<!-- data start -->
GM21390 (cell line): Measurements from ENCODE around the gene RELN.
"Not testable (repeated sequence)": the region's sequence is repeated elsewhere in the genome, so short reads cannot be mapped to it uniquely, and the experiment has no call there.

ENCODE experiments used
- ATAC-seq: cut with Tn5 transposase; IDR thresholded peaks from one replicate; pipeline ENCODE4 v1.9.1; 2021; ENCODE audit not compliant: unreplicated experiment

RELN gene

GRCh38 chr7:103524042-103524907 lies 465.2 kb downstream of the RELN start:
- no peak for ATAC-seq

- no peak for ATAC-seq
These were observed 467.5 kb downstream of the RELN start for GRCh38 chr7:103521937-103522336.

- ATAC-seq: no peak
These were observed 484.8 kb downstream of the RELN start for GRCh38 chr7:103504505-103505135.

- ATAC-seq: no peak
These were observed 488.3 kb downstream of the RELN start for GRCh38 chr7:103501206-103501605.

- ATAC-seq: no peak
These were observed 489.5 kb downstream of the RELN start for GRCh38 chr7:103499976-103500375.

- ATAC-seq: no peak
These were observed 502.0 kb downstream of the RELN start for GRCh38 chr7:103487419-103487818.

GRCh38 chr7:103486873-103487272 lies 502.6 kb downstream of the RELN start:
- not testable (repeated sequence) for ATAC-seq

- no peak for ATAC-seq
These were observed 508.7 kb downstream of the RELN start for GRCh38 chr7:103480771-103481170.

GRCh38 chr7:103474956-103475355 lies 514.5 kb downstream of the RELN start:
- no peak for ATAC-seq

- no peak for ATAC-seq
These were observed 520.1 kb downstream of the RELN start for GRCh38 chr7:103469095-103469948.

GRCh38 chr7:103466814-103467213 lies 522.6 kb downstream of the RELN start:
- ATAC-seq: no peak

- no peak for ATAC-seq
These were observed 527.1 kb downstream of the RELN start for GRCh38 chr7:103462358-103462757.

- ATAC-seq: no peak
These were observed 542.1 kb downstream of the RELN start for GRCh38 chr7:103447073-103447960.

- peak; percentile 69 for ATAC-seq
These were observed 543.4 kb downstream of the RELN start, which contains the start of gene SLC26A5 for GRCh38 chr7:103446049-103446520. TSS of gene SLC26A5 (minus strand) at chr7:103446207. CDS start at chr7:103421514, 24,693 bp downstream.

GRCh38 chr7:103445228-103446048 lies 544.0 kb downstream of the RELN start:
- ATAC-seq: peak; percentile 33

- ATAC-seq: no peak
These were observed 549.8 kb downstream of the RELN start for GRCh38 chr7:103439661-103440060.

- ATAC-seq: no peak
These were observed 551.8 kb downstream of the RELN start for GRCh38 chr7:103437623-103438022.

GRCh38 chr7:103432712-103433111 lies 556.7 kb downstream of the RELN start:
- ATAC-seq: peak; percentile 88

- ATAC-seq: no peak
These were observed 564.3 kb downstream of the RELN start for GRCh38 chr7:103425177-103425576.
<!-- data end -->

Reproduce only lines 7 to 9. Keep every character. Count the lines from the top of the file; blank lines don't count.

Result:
- no peak for ATAC-seq

- no peak for ATAC-seq
These were observed 467.5 kb downstream of the RELN start for GRCh38 chr7:103521937-103522336.